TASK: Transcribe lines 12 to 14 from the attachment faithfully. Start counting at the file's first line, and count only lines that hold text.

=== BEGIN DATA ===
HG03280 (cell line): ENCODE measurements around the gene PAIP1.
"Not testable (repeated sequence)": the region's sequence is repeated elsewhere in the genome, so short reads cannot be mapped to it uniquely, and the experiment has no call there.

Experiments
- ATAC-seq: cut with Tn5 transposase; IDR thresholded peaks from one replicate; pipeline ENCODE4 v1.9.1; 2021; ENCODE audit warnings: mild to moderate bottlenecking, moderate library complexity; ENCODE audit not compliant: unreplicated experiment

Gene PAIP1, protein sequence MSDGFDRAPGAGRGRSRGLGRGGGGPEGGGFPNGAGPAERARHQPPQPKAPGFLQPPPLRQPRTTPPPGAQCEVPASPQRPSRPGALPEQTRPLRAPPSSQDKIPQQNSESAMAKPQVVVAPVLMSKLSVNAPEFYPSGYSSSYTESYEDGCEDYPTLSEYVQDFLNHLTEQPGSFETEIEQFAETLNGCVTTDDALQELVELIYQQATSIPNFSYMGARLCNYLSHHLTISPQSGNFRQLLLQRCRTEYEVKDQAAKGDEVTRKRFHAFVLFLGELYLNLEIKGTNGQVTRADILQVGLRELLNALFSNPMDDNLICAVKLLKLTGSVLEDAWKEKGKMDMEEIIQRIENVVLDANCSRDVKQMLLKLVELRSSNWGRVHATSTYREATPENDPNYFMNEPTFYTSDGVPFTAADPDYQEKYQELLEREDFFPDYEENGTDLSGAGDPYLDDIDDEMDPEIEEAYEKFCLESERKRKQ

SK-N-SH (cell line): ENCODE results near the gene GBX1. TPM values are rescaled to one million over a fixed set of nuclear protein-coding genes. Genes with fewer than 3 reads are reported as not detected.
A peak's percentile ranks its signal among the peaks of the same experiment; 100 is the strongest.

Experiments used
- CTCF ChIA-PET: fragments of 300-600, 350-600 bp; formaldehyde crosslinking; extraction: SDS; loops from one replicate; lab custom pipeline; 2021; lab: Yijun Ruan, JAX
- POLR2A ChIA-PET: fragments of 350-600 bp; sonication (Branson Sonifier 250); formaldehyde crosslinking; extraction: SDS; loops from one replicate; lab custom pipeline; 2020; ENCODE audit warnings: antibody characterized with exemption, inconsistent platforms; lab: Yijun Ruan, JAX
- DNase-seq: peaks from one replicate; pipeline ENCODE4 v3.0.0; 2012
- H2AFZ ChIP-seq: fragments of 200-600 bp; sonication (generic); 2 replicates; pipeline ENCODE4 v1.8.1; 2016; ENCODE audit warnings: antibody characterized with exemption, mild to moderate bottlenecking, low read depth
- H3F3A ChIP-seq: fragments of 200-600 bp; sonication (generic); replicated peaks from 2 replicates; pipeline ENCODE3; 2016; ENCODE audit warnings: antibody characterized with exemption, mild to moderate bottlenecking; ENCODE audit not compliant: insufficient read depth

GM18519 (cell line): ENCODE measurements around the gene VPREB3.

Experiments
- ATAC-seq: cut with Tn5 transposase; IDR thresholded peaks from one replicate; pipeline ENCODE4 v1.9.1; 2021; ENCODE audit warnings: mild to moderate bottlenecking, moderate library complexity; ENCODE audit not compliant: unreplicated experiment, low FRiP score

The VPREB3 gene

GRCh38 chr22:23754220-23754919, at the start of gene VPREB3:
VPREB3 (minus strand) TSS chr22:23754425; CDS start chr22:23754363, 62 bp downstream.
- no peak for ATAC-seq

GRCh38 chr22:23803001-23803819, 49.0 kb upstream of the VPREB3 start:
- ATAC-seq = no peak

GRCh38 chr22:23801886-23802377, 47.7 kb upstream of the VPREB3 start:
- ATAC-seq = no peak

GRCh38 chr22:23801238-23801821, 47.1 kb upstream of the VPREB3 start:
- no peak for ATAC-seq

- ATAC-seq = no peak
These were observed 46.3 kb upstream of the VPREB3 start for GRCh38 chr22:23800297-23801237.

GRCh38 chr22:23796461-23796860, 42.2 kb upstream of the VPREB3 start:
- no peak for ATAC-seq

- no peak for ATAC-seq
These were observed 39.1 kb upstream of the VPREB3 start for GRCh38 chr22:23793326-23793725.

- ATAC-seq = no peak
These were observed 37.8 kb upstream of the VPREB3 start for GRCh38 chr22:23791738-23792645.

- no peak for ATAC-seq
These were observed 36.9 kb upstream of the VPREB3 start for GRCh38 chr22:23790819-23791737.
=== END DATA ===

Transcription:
- H2AFZ ChIP-seq: fragments of 200-600 bp; sonication (generic); 2 replicates; pipeline ENCODE4 v1.8.1; 2016; ENCODE audit warnings: antibody characterized with exemption, mild to moderate bottlenecking, low read depth
- H3F3A ChIP-seq: fragments of 200-600 bp; sonication (generic); replicated peaks from 2 replicates; pipeline ENCODE3; 2016; ENCODE audit warnings: antibody characterized with exemption, mild to moderate bottlenecking; ENCODE audit not compliant: insufficient read depth

GM18519 (cell line): ENCODE measurements around the gene VPREB3.